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Changing lives in the brick kilns of West Bengal

© UNICEF/2006
There are thousands of children who spend the best part of their lives working in the 400 brick kilns in North 24 Parganas, West Bengal

By Sreenath Cheruvari


For 13-year-old Sanjay Mondal, carrying a load of 88 pounds on his head is routine. “I usually carry 10 bricks each weighing around four kgs (8.8 pounds) and cover a distance of about 200 meters,” he boasts. “I do 15 to 20 such rounds every day,” he quickly adds.

There are thousands of children like Sanjay who spend the best part of their lives working in the 400 brick kilns in North 24 Parganas district in the east Indian state of West Bengal.

The brick kilns serve as a source of livelihood for thousands of unskilled labourers from across the country and from the neighbouring country, Bangladesh. The seasonal nature of the work attracts migrant labour, many of them landless farmers.

The brick kilns workers are recruited arbitrarily by local contractors. Exploitation and complete disregard for existing labour laws is rampant in this sector. As the payment is made to the head of each family based on the number of bricks produced, it is not uncommon to find children involved in the process to maximise income.

At the sites, young boys and girls can be seen standing in thigh-deep mound of water, clay, straw, ash and coal dust, kneading the mix. They are also involved in transporting moulds to the baking centre and in drying bricks under the sun. The brick kilns owners say they are helpless if parents involve their children in the work.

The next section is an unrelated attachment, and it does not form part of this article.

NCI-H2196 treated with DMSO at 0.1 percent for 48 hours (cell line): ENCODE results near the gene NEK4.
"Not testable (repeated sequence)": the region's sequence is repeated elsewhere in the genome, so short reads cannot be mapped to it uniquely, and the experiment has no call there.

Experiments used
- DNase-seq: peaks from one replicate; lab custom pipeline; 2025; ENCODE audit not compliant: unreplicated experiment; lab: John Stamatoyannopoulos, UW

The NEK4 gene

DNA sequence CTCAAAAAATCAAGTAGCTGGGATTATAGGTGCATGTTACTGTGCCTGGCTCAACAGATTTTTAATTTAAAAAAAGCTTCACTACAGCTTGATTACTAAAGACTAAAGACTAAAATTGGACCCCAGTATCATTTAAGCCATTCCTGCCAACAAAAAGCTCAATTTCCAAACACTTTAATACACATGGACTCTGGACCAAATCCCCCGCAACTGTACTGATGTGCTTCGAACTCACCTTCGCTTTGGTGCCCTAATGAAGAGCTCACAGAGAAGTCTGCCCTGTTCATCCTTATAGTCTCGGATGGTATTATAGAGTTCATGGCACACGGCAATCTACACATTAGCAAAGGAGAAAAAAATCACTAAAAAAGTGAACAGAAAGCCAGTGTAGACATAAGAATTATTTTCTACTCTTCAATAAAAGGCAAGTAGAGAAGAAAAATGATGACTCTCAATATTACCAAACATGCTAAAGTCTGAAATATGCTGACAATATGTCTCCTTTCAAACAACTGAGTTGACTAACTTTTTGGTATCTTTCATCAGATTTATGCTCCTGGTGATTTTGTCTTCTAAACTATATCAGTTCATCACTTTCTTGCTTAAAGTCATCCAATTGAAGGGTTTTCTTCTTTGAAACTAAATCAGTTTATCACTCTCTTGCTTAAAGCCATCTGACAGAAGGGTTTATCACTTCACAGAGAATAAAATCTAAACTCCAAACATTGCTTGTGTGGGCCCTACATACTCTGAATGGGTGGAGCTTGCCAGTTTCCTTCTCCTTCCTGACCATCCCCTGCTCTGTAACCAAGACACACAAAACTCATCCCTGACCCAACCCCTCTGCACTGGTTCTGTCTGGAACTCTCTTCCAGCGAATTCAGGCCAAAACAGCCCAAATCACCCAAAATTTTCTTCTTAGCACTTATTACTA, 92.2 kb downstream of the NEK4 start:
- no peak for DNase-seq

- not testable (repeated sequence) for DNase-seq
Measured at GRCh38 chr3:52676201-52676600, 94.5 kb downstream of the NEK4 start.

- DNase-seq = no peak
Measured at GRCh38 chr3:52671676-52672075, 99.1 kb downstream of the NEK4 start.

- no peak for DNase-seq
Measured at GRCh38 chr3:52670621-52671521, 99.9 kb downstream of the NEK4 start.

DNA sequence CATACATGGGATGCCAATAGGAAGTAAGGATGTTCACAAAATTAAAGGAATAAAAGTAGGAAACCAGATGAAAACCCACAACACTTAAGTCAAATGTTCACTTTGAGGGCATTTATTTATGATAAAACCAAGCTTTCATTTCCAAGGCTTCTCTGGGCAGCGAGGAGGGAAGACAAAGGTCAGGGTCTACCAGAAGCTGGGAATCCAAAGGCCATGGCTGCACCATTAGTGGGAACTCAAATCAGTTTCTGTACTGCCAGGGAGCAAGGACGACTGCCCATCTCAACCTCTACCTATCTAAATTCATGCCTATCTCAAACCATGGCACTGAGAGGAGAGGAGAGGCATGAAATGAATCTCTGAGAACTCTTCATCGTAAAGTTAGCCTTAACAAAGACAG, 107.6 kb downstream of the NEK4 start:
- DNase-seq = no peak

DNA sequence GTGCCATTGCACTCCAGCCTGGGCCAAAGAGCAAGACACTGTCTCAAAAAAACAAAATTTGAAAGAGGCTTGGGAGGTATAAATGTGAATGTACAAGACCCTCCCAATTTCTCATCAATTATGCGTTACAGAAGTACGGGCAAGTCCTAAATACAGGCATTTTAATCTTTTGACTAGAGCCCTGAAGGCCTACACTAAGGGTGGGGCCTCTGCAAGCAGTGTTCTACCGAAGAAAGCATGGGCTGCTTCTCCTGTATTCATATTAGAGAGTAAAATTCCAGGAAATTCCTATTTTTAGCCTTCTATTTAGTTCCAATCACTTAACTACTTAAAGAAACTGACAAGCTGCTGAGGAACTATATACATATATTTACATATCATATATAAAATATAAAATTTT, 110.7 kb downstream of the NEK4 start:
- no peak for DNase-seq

Alarmed by the situation, the State Government of West Bengal and UNICEF launched an initiative towards eradication of child labour in 26 brick kilns in Haroa block of the district.

Under the intervention, children working in the brick kilns have been motivated to enroll in 15 ‘Multiple Activity Centers’ that impart formal and non-formal education. “Many children who migrate with their families to the kilns were earlier going to school, the idea is to provide them a chance to continue their education,” explains Piyali Mazumdar, of UNICEF’s local partner Prayasam.

© UNICEF/2006
At the sites, young boys and girls can be seen standing in thigh-deep mounds of water, clay, straw, ash, and coal dust kneading the mix.

To make learning interesting and fun, innovative education methods are used in the centres. The curriculum makes use of tools like learning with pictures, learning by doing, role-play, drawing, etc. The study centres also run crèches as many students are caretakers of younger siblings. 

“We are working on a model with different services that goes beyond the immediate needs of child labourers. Holistic development of a child is the key,” says Francesco d’Ovidio, UNICEF Child Protection Officer in West Bengal. 

Tracking and ensuring children of migrant labourers continue their studies when families move are other important components of the project.

UNICEF and Prayasam are also engaged in mobilising the traditionally oppressed and marginalised communities to empower and sensitise them about the need for sustained protection of children’s rights.

Rudolf Schwenk, State Representative, UNICEF Office of West Bengal, says: “Behavioural change is a slow process. As child labour is linked to income generation, it is very difficult to convince the families and show immediate results.

But through sustained efforts and structured interventions by the administration, local bodies and UNICEF, we can create the desired impact and ultimately free the brick kilns of child labour in the years to come.”

 

 

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